There are some buildings that become synonymous with a city or town, they’re immortalised in everything from postcards to artwork. From Glasgow’s armadillo to Edinburgh castle, these landmarks create iconic city skylines.
But they’re not just found in cities, many of Scotland’s small towns also have these markers of place, with Oban’s being the red roofed buildings on the north pier (along with the green seafood shack).
These buildings were once the railway station for the seaside town, but are now home to an Italian restaurant Piazza and Ee-usk, a seafood restaurant the name of which means fish in Gaelic.
The restaurant has been voted best Seafood in Scotland in the past, and continues to be a popular spot for tourists and locals, given its reputation and proximity to both the ferry and the current railway station, plus it has beautiful views across the bay to islands of Kerrera and Mull.
Ee-usk is run by the Macleod family, and prides itself on using locally caught fish and seafood (why wouldn’t you when you’re this close to such bountiful produce?)
Their list of fish is as varied with Halibut, Turbot, Brill, Megrim Lemon and Dover Sole, Ling, Lythe, Hake, Cod, Haddock, Plaice, Monkfish, Gurnard, John Dory, Squid and Octopus, all appearing on the seasonal menu over the course of the year. You’ll also see scallops, langoustine, crab and lobster for those partial to some west coast shellfish.
We bag a table for an early lunch on a sunny Saturday in early July, and manage to bring the dog as there’s a covered seating area next to the main restaurant that’s dog-friendly.
The menu is hugely varied and opens with pictures of different fish and seafood, before detailing exactly where in Scotland their seafood, fish and meat comes from.
For example, the oysters are grown from seed by Caledonian Oysters on the shores of Loch Creran, the langoustines are caught by David Fraser from the waters and sea lochs surrounding Oban while the smoked salmon and trout are supplied from the Inverawe Smokery and, if you choose to have some meat instead of fish, the Scotch beef is supplied by local butcher Alister Jackson.
After taking all that in, we’ve worked up an appetite so decided to share a large bowl of mussels for a starter (£15.95). Simply served in white wine, cream, shallots and garlic butter, these turmeric hued beauties were fresh and sweet, and were quickly demolished, with the creamy, salty sauce slurped up with spoons (sadly there was no promised crusty bread supplied). Despite this, it was a delightful start to the meal and probably best we didn’t overload on carbs.
For the main course, I chose monkfish in batter (£19.95) while my boyfriend opted for the trio of salmon (£18.95). Other mains include langoustines served cold with salad or hot with garlic butter; lemon sole served battered or breaded; haddock in batter or breaded or for something lighter there’s a seafood salad or mussels and chips.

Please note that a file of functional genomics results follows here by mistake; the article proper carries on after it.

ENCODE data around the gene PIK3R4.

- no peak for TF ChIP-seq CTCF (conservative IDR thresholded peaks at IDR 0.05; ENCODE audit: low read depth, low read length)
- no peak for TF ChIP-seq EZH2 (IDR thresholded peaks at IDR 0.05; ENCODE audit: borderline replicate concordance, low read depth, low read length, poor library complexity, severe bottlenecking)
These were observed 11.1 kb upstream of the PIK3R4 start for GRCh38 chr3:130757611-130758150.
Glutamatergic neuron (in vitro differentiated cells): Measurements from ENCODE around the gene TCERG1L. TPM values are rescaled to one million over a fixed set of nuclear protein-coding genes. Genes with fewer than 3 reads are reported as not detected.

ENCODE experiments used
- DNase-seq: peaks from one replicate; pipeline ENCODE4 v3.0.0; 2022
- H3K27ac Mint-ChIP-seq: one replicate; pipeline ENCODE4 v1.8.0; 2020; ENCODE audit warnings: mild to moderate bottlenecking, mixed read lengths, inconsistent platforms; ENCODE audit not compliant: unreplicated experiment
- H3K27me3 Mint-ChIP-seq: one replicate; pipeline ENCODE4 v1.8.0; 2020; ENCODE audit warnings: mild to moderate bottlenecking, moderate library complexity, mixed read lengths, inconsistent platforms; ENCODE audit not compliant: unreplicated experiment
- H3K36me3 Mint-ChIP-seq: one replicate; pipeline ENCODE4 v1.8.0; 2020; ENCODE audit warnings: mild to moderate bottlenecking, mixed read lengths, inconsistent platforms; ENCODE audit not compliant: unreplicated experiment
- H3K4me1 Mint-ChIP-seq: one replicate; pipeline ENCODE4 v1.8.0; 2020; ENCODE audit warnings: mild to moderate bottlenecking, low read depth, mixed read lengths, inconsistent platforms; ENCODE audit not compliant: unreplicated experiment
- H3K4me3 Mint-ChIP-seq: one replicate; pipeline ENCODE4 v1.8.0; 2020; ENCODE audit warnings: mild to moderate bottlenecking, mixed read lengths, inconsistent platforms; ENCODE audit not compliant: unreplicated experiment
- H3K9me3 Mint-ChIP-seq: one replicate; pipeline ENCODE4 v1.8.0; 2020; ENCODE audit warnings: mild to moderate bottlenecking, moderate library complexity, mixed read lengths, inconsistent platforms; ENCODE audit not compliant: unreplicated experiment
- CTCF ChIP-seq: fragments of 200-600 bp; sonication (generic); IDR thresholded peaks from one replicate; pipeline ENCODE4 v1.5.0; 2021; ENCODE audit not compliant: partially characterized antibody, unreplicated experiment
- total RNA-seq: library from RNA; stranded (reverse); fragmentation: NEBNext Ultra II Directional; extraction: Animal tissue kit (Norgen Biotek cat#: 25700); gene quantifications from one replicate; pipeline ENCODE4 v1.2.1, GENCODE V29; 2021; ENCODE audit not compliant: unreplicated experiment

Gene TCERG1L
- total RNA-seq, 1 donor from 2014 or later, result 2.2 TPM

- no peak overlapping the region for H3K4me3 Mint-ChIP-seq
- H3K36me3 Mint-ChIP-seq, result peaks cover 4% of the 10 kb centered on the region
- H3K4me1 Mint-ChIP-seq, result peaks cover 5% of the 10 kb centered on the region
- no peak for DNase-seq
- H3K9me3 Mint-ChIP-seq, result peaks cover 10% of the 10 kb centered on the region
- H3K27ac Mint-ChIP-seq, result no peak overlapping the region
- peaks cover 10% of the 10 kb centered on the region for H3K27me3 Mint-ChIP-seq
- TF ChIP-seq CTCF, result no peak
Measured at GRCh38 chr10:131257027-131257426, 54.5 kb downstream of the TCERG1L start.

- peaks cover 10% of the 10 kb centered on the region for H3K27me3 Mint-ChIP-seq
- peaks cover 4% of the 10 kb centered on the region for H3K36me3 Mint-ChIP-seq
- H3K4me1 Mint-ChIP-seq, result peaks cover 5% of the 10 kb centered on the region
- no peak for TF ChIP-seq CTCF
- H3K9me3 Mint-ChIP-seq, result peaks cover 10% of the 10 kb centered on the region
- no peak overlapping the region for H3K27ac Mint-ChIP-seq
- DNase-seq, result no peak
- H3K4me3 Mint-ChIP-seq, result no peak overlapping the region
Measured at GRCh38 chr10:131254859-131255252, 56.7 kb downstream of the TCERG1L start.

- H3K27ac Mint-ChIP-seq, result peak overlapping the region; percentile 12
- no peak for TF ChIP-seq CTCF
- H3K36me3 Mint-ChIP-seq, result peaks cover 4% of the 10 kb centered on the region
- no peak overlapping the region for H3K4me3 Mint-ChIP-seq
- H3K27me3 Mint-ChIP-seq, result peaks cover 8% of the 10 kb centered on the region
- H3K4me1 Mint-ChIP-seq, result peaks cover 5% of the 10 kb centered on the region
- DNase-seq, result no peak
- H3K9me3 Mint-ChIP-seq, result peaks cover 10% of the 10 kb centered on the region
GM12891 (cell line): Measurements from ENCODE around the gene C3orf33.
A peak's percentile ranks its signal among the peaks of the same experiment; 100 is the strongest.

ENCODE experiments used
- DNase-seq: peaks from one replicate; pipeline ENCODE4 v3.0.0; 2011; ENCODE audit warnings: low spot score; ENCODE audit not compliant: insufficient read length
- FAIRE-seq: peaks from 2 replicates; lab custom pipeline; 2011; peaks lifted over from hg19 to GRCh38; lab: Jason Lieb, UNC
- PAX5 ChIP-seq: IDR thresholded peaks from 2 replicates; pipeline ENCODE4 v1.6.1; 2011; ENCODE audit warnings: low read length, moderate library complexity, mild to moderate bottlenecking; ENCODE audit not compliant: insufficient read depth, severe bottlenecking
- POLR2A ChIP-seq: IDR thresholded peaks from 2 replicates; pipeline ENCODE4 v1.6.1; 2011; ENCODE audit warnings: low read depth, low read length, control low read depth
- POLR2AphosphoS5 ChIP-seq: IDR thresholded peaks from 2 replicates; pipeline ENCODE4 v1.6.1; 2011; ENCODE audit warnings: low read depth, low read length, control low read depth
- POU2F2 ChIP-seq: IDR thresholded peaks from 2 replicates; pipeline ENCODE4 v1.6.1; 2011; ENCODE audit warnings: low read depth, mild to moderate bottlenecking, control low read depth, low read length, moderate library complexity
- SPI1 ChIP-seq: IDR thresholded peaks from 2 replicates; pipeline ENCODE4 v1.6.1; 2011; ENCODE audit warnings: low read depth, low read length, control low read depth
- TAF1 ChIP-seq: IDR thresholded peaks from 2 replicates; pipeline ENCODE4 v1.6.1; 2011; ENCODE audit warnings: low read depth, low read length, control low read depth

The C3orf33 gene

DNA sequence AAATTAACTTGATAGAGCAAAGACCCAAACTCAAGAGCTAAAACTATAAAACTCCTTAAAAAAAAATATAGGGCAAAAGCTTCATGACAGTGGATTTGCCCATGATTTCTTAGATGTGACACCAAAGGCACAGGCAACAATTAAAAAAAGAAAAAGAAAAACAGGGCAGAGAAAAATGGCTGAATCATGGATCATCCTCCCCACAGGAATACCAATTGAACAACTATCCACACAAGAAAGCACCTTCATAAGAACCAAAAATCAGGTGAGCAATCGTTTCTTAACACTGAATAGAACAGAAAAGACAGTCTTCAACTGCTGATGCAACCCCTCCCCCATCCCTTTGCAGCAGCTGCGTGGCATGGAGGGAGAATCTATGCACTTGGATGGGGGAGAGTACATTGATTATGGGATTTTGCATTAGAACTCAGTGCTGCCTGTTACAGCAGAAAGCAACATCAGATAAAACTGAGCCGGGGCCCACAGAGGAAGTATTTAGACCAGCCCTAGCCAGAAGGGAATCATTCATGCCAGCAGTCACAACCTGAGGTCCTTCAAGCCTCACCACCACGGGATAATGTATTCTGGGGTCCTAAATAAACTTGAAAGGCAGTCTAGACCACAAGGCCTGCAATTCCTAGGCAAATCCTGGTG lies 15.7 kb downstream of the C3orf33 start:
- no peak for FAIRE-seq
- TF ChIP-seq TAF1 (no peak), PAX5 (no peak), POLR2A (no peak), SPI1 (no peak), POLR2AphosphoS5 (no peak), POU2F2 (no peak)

The monkfish was a decent portion of four fat golden cheeks, a good side of skin on chips, a pot of caper flecked tartare sauce (which could have been four times the size, given how big the monkfish pieces were) and a side salad of lettuce, tomato and small chunks of soft yellow beetroot, all liberally doused in a vinaigrette (a bit too much for my liking).
The fish was soft and meaty, and fell away from some of the crispier bits of batter while the chips were well seasoned, skinny cut and crisp - just the way I like them.
This is a dish to get you ready for a breezy ferry crossing or a long walk, I was planning either but enjoyed it all the same. Across the table, the lighter dish of salmon - hot smoked, cold smoked and fresh, came with a small pot (again too small) of horseradish cream, the same side salad and chips as my monkfish.
A plethora of pink fish arranged around the salad, with the chips in their own pale, it was a fresh, smoke-fest (and an ideal meal for anyone wanting to try this famous Scottish export for the first time) with the heat of the horseradish cutting through the smoke and oiliness of the fish.
Again the chips here were crisp and well seasoned but the salad wasn’t overdressed. We were too full for dessert but did take time to eye up the sticky toffee pudding, creme brulee, homemade meringue and lemon cheesecake.
A dessert platter of bite size selection of chocolate mousse, lemon cheesecake, creme brulee and meringue is a great idea for those that can’t choose. Ice cream is also available as is an extensive range of cheeses from George Mewes.
After lunch we took a leisurely walk by the water with the dog, before heading to the car and home. On leaving Oban there’s a sign to haste ye back with a lovely illustration of the town, including the red roofed restaurants. After such a lunch, we will indeed.